To calculate double-declining depreciation, use this formula:
2 x Straight Line Depreciation Rate x “Value” at Start of Fiscal Year
How to record depreciation
Your accountant likely uses a document, spreadsheet, or accounting software to track the depreciation of your assets over time.
Regardless of how you record depreciation, staying organized is essential. And getting your assets organized often starts with adopting an effective inventory management system.
Inventory management software for asset tracking
By choosing software or an app as your inventory management system, you’ll instantly make tracking your assets’ whereabouts, value, and condition that much easier.
An inventory app such as Sortly allows you to record how much you paid for an item, what condition it’s in, and what it’s worth now. With all that information, you can quickly generate an asset checklist.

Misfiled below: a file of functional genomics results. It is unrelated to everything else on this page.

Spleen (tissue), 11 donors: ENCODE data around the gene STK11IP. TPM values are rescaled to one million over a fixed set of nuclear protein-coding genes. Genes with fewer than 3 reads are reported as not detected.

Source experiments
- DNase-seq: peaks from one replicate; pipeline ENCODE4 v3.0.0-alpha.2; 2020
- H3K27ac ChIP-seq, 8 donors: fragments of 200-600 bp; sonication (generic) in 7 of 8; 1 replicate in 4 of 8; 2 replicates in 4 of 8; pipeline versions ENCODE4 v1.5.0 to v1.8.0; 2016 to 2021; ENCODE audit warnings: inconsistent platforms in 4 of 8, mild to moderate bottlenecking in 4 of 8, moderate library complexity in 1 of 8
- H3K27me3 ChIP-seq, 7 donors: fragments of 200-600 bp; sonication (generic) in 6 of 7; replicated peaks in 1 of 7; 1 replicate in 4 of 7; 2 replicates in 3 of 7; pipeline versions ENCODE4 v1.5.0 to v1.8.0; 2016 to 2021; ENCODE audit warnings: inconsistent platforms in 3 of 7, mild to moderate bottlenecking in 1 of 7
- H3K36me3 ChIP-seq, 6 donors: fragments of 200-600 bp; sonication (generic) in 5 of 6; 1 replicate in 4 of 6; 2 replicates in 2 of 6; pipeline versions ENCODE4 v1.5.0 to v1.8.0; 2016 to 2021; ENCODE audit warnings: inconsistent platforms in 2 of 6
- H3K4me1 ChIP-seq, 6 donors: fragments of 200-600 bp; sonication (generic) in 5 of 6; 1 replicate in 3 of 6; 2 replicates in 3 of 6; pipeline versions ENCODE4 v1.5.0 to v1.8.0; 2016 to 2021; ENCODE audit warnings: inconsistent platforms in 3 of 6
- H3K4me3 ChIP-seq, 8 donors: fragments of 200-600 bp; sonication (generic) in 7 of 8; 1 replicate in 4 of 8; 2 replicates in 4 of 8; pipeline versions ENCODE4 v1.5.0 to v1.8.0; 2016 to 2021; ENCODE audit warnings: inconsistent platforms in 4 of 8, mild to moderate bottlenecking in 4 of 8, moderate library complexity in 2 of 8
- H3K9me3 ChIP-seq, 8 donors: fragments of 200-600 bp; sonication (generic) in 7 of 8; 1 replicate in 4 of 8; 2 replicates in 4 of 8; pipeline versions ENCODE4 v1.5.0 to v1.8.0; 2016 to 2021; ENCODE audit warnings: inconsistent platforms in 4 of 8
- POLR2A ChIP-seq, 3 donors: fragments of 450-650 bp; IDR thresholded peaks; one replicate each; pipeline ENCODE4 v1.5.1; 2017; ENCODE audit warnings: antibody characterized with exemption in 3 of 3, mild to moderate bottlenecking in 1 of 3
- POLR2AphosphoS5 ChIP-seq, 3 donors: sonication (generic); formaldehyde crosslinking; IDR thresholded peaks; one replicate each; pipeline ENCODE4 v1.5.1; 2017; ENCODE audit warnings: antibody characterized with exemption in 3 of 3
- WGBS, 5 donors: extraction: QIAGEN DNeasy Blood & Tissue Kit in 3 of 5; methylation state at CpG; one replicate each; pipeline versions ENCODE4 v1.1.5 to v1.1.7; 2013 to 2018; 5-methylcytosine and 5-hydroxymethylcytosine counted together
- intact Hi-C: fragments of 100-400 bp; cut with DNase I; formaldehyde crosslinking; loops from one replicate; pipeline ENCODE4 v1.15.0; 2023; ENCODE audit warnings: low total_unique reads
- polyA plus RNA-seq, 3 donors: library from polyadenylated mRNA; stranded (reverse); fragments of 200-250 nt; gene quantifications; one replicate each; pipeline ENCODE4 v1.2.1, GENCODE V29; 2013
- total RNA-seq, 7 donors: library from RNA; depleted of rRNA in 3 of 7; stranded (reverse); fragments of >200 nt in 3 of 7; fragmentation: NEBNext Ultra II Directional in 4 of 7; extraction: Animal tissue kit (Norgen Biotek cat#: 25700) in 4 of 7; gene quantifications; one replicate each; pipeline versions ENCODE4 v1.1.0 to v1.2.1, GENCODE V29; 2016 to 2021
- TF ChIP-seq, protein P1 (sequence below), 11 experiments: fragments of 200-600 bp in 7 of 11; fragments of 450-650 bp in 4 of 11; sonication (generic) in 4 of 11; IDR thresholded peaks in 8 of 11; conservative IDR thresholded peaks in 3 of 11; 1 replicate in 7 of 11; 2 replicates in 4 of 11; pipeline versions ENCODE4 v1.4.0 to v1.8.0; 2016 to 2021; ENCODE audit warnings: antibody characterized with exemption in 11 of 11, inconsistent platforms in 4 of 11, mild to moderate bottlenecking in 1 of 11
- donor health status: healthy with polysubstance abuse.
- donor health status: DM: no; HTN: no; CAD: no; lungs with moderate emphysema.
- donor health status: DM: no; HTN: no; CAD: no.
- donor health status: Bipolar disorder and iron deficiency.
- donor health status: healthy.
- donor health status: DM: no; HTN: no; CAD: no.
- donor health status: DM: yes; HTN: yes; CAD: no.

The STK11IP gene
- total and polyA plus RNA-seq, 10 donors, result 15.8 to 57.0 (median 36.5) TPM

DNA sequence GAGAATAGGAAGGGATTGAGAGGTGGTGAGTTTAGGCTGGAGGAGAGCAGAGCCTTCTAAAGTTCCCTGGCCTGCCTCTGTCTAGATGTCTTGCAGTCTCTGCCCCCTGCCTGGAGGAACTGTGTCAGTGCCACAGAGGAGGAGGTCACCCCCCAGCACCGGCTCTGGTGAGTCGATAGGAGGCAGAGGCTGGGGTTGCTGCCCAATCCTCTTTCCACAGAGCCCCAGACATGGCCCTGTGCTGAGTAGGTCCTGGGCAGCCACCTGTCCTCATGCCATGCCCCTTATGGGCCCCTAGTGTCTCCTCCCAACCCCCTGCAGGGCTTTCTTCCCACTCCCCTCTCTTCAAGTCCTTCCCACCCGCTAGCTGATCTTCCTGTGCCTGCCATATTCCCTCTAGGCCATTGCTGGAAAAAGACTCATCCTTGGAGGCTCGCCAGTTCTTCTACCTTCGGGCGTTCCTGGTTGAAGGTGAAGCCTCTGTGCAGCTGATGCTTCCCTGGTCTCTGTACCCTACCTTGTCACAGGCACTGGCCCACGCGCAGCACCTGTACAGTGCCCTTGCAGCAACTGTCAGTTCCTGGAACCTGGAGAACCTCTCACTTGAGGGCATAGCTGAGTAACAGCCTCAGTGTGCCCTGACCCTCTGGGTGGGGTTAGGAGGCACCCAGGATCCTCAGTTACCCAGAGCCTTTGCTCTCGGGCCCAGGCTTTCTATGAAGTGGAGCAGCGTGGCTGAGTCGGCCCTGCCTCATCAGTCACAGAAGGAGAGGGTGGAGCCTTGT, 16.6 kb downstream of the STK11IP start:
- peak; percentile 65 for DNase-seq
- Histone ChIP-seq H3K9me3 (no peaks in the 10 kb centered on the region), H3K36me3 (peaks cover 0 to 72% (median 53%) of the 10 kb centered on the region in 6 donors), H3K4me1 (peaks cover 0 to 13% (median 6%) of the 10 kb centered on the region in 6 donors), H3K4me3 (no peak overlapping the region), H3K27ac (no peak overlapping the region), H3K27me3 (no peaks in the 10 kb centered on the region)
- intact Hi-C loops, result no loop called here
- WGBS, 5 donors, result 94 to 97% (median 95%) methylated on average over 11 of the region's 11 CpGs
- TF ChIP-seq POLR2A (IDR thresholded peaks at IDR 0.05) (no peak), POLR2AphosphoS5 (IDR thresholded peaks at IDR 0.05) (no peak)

And that asset checklist can be used to annually review, calculate, and audit depreciation, saving both you and your accounting team tons of time.
Sortly is a top-rated inventory management software solution designed to make running your business a breeze. With Sortly, you’ll quickly create a visual dashboard that displays every asset in your company’s inventory. Then, you can upload robust item details, including value, condition, and method of depreciation, to every asset.
When tax season rolls around, simply generate a report of all your depreciating assets and any other details that matter to your company.
Sortly also offers a host of other stress-saving features, like barcode and QR code scanning, low stock alerts, and more.
Ready to get organized? Try Sortly totally free for two weeks!